Written by: Tim Edison

Updated: January 5, 2024

Best Wines with Duck [Ultimate Food Pairing Guide]

Duck and wine food pairings

Today, I want to share my insights on a pairing that's close to my heart: duck and wine.

Duck, with its rich, fatty, and flavorful profile, requires a wine that can stand up to its robust nature.

And in my experience, there's one wine that does this beautifully: Pinot Noir.

I'll explain how to choose the right Pinot down below, and I'll also recommend the best wine for every popular duck dish (that I can think of anyway!).


Understanding Duck as a Dish

Duck is a culinary delight. It's richer than chicken, with a distinctive taste that's both gamey and slightly sweet.

Its fat content gives it a succulent, melt-in-your-mouth quality that's hard to resist.

Whether it's roasted to a perfect medium-rare, slow-cooked in its own fat for a classic duck confit, or smoked and served in a salad, duck is a versatile meat that offers a wealth of flavors.

Roasted duck fillet


Choosing a Wine to Pair with Duck

Duck is a rich, fatty, dark meat that fits somewhere in between more delicate chicken meat and heavy red meat like pork and beef.

That means we need a wine that's a bit bolder than our average chicken pairing but not as powerful as a wine we might pair with red meat.

White wine isn't out of the question, but a rich, fuller-bodied variety is a smart choice. Gewurztraminer or Pinot Grigio work best. An aromatic Gewurztraminer works really with Asian duck, which is usually slightly sweet.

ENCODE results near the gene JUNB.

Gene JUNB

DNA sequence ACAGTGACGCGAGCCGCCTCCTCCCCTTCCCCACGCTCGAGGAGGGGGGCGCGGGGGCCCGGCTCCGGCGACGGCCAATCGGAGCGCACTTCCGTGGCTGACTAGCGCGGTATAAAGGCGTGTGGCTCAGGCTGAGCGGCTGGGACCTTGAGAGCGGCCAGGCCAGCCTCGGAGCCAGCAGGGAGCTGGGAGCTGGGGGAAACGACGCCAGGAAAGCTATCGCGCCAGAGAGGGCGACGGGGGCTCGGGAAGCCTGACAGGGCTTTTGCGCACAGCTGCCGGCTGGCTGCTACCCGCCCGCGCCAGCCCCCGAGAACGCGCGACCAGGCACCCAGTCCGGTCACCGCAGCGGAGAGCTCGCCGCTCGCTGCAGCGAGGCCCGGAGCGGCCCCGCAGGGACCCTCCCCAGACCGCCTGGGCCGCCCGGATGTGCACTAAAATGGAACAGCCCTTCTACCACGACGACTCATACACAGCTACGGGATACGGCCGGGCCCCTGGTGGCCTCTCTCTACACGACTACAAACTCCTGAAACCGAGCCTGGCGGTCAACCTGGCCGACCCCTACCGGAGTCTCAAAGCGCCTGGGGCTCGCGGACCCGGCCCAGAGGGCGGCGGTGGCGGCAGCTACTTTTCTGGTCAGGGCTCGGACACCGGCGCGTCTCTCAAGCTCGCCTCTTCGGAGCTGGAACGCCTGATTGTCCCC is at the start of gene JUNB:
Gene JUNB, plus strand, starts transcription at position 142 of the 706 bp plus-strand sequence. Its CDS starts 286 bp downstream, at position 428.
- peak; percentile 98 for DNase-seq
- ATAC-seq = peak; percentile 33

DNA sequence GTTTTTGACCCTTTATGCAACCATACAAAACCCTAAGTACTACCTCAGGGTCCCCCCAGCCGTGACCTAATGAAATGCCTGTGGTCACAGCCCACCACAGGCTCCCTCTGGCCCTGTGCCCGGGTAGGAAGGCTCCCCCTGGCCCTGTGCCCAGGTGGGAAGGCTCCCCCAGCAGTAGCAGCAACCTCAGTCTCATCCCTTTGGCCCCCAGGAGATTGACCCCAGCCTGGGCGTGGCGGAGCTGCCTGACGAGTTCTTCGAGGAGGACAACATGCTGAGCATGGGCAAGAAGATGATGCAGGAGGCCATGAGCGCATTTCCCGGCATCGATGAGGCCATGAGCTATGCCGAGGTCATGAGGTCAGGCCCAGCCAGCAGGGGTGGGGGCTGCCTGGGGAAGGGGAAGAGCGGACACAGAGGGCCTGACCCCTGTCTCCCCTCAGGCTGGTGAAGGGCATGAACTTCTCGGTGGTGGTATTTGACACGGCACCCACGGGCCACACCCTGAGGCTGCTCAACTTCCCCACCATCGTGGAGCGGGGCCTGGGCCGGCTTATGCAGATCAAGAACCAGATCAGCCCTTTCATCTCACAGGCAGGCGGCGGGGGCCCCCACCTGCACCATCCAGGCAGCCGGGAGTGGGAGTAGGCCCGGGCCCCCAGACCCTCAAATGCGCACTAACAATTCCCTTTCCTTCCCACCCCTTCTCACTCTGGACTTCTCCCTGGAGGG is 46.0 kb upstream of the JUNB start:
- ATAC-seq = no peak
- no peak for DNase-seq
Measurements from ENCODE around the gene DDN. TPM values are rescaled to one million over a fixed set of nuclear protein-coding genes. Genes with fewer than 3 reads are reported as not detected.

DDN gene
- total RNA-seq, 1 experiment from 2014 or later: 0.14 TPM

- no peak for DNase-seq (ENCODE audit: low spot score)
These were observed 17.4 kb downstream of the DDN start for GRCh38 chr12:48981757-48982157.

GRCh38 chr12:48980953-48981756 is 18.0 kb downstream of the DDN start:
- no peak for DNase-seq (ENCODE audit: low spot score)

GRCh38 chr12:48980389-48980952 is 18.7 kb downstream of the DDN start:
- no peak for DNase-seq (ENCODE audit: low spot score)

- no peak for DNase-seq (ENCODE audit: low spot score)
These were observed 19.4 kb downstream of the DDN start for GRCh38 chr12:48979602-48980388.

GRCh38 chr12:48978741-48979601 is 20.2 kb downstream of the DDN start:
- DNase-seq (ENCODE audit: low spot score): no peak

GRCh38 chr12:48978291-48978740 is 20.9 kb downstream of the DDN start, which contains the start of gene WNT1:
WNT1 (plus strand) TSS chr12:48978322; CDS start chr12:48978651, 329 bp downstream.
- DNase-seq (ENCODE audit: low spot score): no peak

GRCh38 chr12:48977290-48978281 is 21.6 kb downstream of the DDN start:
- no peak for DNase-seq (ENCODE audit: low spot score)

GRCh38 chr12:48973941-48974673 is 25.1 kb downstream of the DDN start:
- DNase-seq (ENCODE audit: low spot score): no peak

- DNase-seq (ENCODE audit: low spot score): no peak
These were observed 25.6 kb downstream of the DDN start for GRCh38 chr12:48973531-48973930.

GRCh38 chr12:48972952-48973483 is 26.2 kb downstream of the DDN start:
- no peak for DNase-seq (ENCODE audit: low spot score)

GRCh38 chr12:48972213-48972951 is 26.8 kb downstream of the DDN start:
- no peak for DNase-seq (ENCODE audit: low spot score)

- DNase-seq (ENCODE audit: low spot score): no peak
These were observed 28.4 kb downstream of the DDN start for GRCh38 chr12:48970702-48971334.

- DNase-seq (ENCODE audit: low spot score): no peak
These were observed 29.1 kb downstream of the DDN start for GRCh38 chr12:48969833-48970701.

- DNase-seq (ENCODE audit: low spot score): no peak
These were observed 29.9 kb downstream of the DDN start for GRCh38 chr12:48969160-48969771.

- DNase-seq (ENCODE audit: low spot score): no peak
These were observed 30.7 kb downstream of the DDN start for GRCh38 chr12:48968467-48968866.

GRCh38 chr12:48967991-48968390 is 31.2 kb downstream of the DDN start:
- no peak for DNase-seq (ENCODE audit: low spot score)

Fruity red wines are really the way to go for most duck dishes. Something that's got some great acidity and fruit but it's not overly tannic.

If the duck is roasted, we might need something with a bit more body and tannin.

Duck that is exceptionally fatty and/or strong flavored needs a bolder wine with tannin to boot.

Duck fois gras and rich pâtés suit something a bit sweeter like a Sauternes or late harvest wine.

Different wine serving temperatures


My Recommended Wine with Duck: Pinot Noir

In my opinion, there's only one winner and it's not even a close contest. Pinot Noir and duck were just made for each other.

Pinot is a medium-bodied red wine, known for its high acidity and low tannins, and these two components are crucial to the harmonious pairing it makes with duck. 

The acidity cuts through the fat, while the low tannins don't compete with the rich flavors of the meat.

Four graces pinot noir


Flavor Profile of Pinot Noir

Pinot Noir is a complex wine with a wide range of flavors. It typically has notes of red fruit like cherry and raspberry, but it can also have earthy undertones of mushroom and forest floor.

These flavors complement the gamey, rich nature of duck, creating a balance that just works really well.


Choosing the Right Pinot Noir

When choosing a Pinot Noir, there are two things to give careful consideration (besides the price):

  • Consider the Region: Pinot Noir is grown in various regions around the world, each imparting its unique characteristics to the wine. For instance, Pinot Noir from Burgundy, France, its original home, tends to be earthy and complex, which can complement the gamey flavors of duck. On the other hand, Pinot Noir from California or Oregon tends to have more fruit-forward flavors, which can balance the richness of the duck.
  • Think About the Dish: The specific duck dish you're serving can also influence your choice. If your duck dish has a sweet element, like a cherry glaze, a fruitier New World Pinot Noir might be a good match. If your duck is roasted with herbs and served with a savory sauce, an earthier Old World Pinot Noir might be better.